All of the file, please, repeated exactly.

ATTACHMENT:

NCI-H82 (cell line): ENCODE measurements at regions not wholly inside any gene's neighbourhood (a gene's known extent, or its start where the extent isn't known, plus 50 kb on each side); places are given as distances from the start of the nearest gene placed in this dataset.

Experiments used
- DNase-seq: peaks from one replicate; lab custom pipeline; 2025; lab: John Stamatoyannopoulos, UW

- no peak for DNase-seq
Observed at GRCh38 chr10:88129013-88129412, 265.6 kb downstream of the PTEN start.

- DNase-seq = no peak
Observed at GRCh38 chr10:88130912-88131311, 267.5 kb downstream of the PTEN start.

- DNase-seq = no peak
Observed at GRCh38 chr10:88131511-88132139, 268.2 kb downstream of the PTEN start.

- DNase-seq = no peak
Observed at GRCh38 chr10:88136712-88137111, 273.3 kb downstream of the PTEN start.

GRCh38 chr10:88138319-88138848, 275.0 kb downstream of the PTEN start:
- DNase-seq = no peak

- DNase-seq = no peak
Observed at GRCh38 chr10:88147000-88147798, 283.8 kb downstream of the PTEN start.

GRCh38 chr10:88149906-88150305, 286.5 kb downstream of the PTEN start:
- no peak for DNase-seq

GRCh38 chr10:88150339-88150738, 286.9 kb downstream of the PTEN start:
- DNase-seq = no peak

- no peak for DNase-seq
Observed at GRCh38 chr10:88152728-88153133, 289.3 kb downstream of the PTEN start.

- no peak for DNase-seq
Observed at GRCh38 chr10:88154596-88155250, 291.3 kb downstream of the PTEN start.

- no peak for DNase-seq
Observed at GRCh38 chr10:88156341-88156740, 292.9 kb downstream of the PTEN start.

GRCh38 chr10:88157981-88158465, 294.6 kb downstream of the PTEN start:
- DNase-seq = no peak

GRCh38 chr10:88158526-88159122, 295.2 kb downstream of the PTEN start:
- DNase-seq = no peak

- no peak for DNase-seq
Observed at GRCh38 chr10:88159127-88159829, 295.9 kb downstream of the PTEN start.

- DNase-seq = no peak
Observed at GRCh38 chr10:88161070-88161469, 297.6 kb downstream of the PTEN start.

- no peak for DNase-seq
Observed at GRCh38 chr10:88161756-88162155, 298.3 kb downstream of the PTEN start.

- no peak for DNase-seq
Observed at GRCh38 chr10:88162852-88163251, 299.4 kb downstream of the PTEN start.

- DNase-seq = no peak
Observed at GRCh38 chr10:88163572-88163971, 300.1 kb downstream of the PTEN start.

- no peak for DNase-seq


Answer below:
NCI-H82 (cell line): ENCODE measurements at regions not wholly inside any gene's neighbourhood (a gene's known extent, or its start where the extent isn't known, plus 50 kb on each side); places are given as distances from the start of the nearest gene placed in this dataset.

Experiments used
- DNase-seq: peaks from one replicate; lab custom pipeline; 2025; lab: John Stamatoyannopoulos, UW

- no peak for DNase-seq
Observed at GRCh38 chr10:88129013-88129412, 265.6 kb downstream of the PTEN start.

- DNase-seq = no peak
Observed at GRCh38 chr10:88130912-88131311, 267.5 kb downstream of the PTEN start.

- DNase-seq = no peak
Observed at GRCh38 chr10:88131511-88132139, 268.2 kb downstream of the PTEN start.

- DNase-seq = no peak
Observed at GRCh38 chr10:88136712-88137111, 273.3 kb downstream of the PTEN start.

GRCh38 chr10:88138319-88138848, 275.0 kb downstream of the PTEN start:
- DNase-seq = no peak

- DNase-seq = no peak
Observed at GRCh38 chr10:88147000-88147798, 283.8 kb downstream of the PTEN start.

GRCh38 chr10:88149906-88150305, 286.5 kb downstream of the PTEN start:
- no peak for DNase-seq

GRCh38 chr10:88150339-88150738, 286.9 kb downstream of the PTEN start:
- DNase-seq = no peak

- no peak for DNase-seq
Observed at GRCh38 chr10:88152728-88153133, 289.3 kb downstream of the PTEN start.

- no peak for DNase-seq
Observed at GRCh38 chr10:88154596-88155250, 291.3 kb downstream of the PTEN start.

- no peak for DNase-seq
Observed at GRCh38 chr10:88156341-88156740, 292.9 kb downstream of the PTEN start.

GRCh38 chr10:88157981-88158465, 294.6 kb downstream of the PTEN start:
- DNase-seq = no peak

GRCh38 chr10:88158526-88159122, 295.2 kb downstream of the PTEN start:
- DNase-seq = no peak

- no peak for DNase-seq
Observed at GRCh38 chr10:88159127-88159829, 295.9 kb downstream of the PTEN start.

- DNase-seq = no peak
Observed at GRCh38 chr10:88161070-88161469, 297.6 kb downstream of the PTEN start.

- no peak for DNase-seq
Observed at GRCh38 chr10:88161756-88162155, 298.3 kb downstream of the PTEN start.

- no peak for DNase-seq
Observed at GRCh38 chr10:88162852-88163251, 299.4 kb downstream of the PTEN start.

- DNase-seq = no peak
Observed at GRCh38 chr10:88163572-88163971, 300.1 kb downstream of the PTEN start.

- no peak for DNase-seq